Thursday, 26 May 2011

Never Sleep Again: The Elm Street Legacy (2010).

For fans of Freddy Krueger, this is the ultimate love letter to the franchise that has provided people with thrills and nightmares for the better part of three decades now.
Wisely, and thankfully, leaving the miserable remake to its own devices, this documentary covers everything you could want to know about the eight movies that run from the first Elm Street flick to the Freddy Vs. Jason movie, covering the rise and rise and inevitable fall of New Line Cinema along the way. Almost everyone is here to talk about their part in the franchise and I do mean almost EVERYONE (the only major player missing is Patricia Arquette).
Of course, the majority of the tales come from, or relate to, Robert Englund, Heather Langenkamp (who also narrates proceddings), Wes Craven and Robert Shaye but everyone involved has something to contribute to the fond memory bank.
The first remains a solid classic but it’s funny now to be reminded of just how unexpected and lucky that was for all involved. With the sequels, however, it’s a complete free for all. Ask 100 different fans to name their favourite Freddy movie and you could probably get at least one person nominating each of the different instalments, a personal taste test shown by the varying opinions given by the talking heads onscreen.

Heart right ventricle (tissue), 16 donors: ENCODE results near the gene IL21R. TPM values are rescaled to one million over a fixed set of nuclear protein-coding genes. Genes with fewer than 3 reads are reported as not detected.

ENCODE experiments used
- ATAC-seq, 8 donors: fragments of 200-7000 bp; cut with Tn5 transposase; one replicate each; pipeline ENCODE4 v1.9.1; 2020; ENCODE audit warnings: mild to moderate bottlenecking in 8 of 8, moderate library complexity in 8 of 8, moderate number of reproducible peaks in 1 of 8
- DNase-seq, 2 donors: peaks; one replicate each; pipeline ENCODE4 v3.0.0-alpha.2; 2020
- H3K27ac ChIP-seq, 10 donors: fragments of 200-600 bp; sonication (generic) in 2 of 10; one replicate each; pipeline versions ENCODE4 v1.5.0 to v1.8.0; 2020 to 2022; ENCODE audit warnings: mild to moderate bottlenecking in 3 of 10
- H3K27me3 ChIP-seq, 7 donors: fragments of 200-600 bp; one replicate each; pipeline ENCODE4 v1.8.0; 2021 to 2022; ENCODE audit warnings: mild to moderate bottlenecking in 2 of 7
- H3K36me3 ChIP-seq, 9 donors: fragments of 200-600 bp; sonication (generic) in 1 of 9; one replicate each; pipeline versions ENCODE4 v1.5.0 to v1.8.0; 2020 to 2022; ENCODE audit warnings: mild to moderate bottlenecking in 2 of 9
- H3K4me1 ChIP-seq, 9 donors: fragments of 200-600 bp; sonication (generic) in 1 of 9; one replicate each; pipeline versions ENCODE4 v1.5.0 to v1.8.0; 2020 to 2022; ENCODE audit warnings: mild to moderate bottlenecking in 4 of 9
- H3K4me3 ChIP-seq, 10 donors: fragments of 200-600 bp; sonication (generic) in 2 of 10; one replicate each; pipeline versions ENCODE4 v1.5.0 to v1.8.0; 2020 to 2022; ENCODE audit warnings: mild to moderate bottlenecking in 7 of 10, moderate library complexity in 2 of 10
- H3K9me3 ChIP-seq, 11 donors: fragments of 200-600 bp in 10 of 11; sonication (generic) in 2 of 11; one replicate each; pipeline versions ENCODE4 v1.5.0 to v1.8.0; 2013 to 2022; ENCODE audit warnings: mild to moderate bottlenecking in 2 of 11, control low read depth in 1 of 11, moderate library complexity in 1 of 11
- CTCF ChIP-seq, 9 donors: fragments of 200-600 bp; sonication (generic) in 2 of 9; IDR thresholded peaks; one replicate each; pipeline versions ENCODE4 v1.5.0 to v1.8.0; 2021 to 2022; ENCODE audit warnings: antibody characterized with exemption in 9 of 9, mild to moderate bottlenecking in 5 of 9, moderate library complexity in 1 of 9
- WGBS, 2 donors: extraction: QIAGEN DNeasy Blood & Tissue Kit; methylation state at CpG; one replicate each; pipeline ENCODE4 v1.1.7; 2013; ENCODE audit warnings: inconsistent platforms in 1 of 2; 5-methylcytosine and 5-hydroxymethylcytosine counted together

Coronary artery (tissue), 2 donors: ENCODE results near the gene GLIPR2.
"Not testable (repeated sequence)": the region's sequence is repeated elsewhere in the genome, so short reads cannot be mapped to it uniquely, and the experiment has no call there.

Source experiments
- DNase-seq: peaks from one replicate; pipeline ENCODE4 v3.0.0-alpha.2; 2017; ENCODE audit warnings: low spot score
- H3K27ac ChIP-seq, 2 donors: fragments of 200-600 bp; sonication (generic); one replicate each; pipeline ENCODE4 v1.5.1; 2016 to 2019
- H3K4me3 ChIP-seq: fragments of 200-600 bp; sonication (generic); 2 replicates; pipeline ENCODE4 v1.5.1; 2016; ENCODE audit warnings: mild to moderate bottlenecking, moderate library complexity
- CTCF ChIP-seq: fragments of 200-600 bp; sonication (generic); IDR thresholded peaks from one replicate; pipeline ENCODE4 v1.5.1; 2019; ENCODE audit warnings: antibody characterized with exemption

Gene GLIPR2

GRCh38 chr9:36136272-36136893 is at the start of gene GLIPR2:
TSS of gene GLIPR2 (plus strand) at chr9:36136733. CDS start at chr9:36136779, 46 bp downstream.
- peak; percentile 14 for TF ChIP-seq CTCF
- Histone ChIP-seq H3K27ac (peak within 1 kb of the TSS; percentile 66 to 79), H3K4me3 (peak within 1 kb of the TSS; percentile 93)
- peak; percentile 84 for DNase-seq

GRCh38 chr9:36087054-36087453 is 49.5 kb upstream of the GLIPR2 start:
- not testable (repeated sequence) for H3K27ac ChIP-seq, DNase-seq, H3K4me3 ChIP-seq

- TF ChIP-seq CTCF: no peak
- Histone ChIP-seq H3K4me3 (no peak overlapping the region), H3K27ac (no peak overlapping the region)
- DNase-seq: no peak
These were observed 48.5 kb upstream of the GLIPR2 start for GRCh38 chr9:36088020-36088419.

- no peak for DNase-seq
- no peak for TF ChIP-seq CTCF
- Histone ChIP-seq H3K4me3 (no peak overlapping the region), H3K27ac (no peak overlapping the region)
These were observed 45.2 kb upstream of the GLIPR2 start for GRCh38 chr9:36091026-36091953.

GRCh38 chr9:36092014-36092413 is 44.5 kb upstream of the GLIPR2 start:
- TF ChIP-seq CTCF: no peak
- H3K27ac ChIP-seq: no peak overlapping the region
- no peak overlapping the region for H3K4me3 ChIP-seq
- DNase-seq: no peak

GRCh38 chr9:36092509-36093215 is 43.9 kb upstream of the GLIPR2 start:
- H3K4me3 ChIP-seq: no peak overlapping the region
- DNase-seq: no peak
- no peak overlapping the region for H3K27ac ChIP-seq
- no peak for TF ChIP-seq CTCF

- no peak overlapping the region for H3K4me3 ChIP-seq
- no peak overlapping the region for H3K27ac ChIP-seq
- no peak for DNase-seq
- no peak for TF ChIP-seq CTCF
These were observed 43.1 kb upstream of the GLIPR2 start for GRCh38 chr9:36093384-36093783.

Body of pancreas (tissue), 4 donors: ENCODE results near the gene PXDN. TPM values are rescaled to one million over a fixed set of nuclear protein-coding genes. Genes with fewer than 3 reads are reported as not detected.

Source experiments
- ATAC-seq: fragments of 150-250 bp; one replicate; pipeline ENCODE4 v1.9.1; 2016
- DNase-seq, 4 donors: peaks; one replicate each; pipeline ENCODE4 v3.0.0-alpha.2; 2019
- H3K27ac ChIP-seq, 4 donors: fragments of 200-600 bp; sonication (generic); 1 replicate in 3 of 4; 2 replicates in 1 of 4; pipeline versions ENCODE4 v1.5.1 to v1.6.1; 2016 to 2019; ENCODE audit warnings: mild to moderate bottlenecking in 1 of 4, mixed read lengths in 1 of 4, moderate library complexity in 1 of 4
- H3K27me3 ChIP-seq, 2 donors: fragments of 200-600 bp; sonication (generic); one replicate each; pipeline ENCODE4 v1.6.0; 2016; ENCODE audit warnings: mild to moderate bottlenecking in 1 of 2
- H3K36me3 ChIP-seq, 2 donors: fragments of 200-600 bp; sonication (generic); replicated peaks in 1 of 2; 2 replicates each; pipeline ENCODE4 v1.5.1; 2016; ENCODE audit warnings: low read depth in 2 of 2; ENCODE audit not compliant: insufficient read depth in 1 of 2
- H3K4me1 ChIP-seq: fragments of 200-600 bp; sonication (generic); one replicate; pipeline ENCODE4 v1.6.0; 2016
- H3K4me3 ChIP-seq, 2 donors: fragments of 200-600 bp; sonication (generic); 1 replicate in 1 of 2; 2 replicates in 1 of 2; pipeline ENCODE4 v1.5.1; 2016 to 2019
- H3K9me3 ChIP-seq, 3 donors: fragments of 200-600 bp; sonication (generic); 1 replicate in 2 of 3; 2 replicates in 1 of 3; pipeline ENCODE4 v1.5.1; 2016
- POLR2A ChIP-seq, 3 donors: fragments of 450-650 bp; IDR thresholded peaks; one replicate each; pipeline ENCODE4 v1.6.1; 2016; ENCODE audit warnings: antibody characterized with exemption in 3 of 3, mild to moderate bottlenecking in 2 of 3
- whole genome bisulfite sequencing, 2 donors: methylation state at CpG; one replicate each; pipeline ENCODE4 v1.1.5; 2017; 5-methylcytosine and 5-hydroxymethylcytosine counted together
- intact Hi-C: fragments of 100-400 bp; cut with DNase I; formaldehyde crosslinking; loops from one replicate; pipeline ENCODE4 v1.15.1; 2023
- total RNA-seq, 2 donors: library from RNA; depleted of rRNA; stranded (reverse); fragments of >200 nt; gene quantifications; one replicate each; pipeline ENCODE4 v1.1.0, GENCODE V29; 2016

There’s the blatant homo-eroticism of the second movie, that you can’t believe so many people were ignorant of while it was being made. The fun premise of the third movie, which also saw Langenkamp return. The fourth movie remains a fan favourite and has the best resurrection of Freddy ever. The fifth film features a twisted look at pro-life. And, of course, the sixth movie told us that Freddy would die. In 3D. Then Craven reinvented the character and took his first steps towards what would become the Scream franchise with the brilliant, sadly underappreciated (at the time, and by the fans, anyway) New Nightmare before we got to the battle we’d been waiting to see for years and years, Freddy Vs. Jason.
Of course, people have the fondest memories of the movies that they were personally attached to but the other surprise about watching this documentary is just how much everyone involved can be proud of. Every film may not have been as successfully executed as it could have been but they all try to stay true to the character and the concepts while moving the franchise forward and pleasing fans all at the same time. That’s more than can be said about Freddy’s Nightmares, the TV show also covered here that quickly began a downward spiral after an impressive first episode.
Directors Daniel Farrands and Andrew Kasch deserve a lot of credit for making this four hour documentary a consistently enjoyable, consistently interesting experience and there’s also praise to be heaped upon the editors, the animators who created some great visuals (especially at the start and end of the whole thing) and everyone who agreed to share their memories of a franchise that will stay a firm favourite in the dark hearts of fans for many years to come.

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